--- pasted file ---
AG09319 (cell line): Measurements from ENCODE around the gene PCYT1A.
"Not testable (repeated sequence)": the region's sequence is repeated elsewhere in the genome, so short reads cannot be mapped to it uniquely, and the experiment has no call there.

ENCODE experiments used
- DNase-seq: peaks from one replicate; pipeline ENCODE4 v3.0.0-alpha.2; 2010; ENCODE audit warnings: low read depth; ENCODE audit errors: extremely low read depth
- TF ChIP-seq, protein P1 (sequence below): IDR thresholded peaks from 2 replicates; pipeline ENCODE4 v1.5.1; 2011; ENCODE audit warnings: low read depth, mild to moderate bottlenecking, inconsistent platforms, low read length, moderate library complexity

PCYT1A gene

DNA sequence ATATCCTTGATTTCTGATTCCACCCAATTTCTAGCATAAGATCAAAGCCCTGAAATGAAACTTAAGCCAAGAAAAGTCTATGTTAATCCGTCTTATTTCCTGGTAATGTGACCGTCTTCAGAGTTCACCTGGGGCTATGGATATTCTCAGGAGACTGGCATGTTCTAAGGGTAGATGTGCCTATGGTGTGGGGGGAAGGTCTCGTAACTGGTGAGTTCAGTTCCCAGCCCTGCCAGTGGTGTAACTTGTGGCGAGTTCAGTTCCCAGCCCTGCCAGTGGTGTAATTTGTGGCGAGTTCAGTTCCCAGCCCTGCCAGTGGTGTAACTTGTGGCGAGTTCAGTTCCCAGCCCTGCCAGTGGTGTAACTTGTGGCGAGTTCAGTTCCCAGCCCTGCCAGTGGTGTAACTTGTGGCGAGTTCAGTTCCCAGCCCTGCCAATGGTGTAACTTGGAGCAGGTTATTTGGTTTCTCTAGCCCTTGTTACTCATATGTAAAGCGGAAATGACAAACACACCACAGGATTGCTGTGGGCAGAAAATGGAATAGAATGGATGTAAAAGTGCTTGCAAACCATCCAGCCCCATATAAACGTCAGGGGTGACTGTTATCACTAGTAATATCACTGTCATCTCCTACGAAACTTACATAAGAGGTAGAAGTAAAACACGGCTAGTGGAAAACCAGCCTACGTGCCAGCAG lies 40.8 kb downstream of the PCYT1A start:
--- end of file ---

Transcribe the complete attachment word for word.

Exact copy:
AG09319 (cell line): Measurements from ENCODE around the gene PCYT1A.
"Not testable (repeated sequence)": the region's sequence is repeated elsewhere in the genome, so short reads cannot be mapped to it uniquely, and the experiment has no call there.

ENCODE experiments used
- DNase-seq: peaks from one replicate; pipeline ENCODE4 v3.0.0-alpha.2; 2010; ENCODE audit warnings: low read depth; ENCODE audit errors: extremely low read depth
- TF ChIP-seq, protein P1 (sequence below): IDR thresholded peaks from 2 replicates; pipeline ENCODE4 v1.5.1; 2011; ENCODE audit warnings: low read depth, mild to moderate bottlenecking, inconsistent platforms, low read length, moderate library complexity

PCYT1A gene

DNA sequence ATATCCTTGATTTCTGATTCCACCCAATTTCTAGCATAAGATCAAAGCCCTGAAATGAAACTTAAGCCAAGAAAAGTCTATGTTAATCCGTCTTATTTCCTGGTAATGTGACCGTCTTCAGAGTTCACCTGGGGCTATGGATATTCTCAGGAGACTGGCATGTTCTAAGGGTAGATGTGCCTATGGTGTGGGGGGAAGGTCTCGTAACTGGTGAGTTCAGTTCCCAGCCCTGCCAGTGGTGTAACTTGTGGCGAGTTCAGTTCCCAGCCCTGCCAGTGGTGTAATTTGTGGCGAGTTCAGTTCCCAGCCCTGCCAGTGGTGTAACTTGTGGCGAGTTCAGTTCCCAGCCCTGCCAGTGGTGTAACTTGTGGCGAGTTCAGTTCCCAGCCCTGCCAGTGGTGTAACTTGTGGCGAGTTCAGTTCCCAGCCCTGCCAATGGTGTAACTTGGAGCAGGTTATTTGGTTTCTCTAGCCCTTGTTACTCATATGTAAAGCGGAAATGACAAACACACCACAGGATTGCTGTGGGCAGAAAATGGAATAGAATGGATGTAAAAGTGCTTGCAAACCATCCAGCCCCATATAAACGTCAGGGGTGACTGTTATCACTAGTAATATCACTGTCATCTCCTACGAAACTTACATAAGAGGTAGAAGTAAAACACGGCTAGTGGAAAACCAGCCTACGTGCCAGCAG lies 40.8 kb downstream of the PCYT1A start: